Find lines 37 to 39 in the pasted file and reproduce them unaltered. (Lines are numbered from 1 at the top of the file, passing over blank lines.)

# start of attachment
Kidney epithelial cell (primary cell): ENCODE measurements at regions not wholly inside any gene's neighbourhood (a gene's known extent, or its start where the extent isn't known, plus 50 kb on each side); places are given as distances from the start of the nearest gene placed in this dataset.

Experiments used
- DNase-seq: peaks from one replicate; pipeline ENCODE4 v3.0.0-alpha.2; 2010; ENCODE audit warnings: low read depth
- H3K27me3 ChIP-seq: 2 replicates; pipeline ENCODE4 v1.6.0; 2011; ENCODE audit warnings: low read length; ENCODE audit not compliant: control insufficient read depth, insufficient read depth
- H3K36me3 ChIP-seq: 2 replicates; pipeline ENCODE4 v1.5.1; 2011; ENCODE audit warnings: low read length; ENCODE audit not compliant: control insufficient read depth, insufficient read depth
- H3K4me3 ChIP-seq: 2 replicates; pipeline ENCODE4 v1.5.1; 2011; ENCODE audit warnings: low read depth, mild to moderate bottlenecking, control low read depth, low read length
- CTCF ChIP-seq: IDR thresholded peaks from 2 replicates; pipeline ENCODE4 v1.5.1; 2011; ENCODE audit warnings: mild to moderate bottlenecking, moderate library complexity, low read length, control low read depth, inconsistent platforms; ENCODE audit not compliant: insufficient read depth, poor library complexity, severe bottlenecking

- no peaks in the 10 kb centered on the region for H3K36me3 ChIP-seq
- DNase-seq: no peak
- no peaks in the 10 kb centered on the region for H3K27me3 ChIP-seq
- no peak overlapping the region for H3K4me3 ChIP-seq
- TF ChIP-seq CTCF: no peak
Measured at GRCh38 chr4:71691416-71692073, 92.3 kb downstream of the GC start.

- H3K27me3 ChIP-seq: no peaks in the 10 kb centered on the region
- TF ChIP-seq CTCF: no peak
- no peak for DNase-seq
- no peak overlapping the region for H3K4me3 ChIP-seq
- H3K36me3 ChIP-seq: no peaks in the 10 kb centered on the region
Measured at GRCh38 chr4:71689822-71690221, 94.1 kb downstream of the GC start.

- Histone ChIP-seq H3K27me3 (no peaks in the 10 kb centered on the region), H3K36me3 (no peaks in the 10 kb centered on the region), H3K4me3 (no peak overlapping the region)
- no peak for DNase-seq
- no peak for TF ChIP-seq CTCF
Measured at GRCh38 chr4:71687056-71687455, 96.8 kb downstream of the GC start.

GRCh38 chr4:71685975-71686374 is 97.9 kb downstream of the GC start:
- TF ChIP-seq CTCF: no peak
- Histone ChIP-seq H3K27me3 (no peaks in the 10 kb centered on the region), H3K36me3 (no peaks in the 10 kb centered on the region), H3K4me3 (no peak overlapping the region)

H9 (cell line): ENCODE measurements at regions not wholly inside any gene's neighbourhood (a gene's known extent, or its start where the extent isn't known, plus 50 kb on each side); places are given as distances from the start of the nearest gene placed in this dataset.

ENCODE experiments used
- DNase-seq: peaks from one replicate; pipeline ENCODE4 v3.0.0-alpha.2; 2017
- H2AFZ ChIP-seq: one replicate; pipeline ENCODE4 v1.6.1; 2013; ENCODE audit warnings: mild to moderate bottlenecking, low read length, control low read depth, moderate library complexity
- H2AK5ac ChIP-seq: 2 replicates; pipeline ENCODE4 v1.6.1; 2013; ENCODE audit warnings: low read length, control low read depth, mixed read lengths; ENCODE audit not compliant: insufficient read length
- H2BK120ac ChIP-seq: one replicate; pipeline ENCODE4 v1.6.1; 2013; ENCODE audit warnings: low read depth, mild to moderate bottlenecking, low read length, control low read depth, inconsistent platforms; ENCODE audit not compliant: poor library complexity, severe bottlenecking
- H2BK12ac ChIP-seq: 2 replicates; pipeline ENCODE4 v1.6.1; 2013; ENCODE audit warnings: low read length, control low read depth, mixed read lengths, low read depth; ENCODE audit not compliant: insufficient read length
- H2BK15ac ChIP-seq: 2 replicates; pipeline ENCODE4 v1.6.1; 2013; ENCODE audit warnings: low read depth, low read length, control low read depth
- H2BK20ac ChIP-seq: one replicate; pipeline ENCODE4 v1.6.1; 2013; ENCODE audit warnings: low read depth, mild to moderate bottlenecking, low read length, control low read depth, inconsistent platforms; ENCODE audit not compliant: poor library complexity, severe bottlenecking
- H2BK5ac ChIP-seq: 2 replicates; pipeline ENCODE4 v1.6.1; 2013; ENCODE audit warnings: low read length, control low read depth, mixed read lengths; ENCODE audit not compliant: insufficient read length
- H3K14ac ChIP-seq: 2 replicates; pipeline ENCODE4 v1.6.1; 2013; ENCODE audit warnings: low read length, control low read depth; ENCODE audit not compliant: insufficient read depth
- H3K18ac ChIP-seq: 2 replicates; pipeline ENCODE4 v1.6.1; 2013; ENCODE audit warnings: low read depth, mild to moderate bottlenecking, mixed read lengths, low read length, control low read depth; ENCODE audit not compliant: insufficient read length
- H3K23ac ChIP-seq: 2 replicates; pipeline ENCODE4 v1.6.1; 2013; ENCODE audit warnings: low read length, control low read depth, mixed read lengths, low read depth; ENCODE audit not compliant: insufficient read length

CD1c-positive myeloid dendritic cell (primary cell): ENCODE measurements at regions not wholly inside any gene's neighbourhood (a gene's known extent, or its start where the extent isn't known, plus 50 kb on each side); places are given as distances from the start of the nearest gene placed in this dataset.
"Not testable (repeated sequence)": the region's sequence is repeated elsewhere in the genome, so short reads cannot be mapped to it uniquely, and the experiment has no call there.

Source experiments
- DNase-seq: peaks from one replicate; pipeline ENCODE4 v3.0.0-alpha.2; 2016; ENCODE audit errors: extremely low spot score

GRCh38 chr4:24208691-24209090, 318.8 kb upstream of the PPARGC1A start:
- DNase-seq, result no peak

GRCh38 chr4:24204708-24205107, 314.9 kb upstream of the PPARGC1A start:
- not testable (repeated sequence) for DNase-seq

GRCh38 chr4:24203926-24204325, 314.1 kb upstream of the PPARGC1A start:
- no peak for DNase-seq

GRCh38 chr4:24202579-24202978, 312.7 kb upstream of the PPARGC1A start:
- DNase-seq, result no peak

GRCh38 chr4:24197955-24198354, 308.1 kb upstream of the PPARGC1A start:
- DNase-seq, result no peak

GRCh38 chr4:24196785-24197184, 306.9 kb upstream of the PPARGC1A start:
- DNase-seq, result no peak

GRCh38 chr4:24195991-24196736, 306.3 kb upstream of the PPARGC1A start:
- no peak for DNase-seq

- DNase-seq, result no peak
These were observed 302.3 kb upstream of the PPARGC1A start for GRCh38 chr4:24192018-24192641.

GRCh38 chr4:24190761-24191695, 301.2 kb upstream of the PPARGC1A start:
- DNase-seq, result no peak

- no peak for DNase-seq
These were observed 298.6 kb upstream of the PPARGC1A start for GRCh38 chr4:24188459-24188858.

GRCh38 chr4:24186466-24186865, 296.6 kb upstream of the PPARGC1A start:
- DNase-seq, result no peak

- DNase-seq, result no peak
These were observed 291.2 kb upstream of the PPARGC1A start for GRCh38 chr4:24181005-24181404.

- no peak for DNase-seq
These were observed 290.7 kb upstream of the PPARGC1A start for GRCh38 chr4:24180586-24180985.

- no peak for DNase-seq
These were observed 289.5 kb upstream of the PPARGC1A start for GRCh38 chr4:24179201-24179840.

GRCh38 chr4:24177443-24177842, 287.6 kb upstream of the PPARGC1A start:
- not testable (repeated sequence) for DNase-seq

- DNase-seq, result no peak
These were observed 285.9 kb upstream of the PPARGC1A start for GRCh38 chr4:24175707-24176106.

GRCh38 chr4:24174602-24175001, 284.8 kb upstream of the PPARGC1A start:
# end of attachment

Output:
- H3K14ac ChIP-seq: 2 replicates; pipeline ENCODE4 v1.6.1; 2013; ENCODE audit warnings: low read length, control low read depth; ENCODE audit not compliant: insufficient read depth
- H3K18ac ChIP-seq: 2 replicates; pipeline ENCODE4 v1.6.1; 2013; ENCODE audit warnings: low read depth, mild to moderate bottlenecking, mixed read lengths, low read length, control low read depth; ENCODE audit not compliant: insufficient read length
- H3K23ac ChIP-seq: 2 replicates; pipeline ENCODE4 v1.6.1; 2013; ENCODE audit warnings: low read length, control low read depth, mixed read lengths, low read depth; ENCODE audit not compliant: insufficient read length